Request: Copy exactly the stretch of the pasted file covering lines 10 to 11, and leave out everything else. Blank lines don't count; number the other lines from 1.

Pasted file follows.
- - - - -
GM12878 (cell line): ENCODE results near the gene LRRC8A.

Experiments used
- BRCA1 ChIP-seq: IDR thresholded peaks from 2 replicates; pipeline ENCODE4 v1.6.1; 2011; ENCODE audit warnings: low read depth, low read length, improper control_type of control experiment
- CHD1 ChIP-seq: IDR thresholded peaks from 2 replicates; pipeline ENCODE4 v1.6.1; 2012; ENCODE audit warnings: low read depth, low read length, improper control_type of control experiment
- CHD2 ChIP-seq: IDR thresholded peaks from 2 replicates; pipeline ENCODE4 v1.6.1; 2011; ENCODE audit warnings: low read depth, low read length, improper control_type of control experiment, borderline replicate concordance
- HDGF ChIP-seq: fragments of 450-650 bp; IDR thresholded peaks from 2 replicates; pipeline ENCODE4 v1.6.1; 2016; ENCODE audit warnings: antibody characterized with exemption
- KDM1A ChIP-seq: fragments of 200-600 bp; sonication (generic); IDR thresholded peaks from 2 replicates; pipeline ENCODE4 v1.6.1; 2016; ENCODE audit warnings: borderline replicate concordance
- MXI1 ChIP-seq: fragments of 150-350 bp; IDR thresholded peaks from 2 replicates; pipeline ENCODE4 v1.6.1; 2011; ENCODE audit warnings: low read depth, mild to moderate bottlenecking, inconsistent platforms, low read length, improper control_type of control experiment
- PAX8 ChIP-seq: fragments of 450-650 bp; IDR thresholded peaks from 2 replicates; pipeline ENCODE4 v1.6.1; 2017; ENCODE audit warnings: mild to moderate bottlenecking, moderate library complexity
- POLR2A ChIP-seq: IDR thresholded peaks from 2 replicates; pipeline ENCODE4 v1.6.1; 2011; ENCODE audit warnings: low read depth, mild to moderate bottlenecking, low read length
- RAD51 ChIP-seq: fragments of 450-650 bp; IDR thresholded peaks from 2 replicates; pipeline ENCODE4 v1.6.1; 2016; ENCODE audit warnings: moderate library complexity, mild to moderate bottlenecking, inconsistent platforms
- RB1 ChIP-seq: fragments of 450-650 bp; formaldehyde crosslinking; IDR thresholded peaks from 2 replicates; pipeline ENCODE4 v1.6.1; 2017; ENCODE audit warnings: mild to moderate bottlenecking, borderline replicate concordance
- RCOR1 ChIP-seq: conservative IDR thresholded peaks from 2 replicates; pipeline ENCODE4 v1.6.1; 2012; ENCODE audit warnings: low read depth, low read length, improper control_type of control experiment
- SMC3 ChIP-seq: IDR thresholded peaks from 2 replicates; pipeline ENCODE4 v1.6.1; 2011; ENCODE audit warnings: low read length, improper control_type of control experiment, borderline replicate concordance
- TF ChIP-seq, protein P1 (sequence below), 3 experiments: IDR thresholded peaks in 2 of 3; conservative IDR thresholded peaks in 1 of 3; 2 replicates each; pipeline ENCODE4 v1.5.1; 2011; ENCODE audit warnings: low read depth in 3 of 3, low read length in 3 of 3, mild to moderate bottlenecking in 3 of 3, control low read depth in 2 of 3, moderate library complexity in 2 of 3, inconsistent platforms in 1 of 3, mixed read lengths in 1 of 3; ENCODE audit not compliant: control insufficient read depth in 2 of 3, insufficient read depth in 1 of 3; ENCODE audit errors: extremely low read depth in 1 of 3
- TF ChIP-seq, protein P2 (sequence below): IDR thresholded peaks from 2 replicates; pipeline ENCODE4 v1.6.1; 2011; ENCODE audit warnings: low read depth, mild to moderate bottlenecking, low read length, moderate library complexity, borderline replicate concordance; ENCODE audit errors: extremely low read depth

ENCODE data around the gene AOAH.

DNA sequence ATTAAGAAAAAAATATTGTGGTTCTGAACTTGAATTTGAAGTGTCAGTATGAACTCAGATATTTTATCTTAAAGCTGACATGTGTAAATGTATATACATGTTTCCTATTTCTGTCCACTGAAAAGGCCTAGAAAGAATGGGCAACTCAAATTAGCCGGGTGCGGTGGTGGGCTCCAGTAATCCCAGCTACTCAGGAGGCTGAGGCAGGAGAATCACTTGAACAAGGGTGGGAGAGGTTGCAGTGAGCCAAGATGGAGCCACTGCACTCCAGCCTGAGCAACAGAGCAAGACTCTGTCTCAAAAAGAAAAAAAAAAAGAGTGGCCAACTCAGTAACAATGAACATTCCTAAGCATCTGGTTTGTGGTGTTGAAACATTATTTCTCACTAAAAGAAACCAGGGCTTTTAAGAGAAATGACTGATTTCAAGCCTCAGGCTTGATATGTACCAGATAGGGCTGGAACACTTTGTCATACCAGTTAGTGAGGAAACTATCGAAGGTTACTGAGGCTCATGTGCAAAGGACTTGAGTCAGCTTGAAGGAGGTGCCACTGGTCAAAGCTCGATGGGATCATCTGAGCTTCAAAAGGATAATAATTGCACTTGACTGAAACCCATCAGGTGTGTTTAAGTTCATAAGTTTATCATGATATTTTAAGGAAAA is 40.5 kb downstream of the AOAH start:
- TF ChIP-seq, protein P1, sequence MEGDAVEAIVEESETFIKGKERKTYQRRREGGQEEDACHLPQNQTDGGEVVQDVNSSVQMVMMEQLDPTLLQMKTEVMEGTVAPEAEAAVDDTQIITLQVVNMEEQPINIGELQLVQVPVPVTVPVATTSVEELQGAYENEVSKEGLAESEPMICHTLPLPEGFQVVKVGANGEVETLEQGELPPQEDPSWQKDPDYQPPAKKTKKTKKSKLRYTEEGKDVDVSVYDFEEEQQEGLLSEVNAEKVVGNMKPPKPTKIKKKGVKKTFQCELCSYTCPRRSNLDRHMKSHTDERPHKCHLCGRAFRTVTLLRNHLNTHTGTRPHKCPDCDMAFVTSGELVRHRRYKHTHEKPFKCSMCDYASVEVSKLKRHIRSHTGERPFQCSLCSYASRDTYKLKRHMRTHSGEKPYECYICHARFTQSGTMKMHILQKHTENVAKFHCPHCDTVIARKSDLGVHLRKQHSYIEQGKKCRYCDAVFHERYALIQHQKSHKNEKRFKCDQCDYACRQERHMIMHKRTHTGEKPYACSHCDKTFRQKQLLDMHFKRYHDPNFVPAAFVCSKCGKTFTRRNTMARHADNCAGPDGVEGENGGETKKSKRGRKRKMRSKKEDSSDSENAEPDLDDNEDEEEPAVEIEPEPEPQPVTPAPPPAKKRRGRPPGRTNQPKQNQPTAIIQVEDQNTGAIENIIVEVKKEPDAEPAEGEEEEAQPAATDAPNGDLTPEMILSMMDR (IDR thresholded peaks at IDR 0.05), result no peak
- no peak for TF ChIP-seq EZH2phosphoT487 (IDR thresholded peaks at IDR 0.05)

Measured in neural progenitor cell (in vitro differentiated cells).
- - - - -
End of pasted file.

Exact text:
- POLR2A ChIP-seq: IDR thresholded peaks from 2 replicates; pipeline ENCODE4 v1.6.1; 2011; ENCODE audit warnings: low read depth, mild to moderate bottlenecking, low read length
- RAD51 ChIP-seq: fragments of 450-650 bp; IDR thresholded peaks from 2 replicates; pipeline ENCODE4 v1.6.1; 2016; ENCODE audit warnings: moderate library complexity, mild to moderate bottlenecking, inconsistent platforms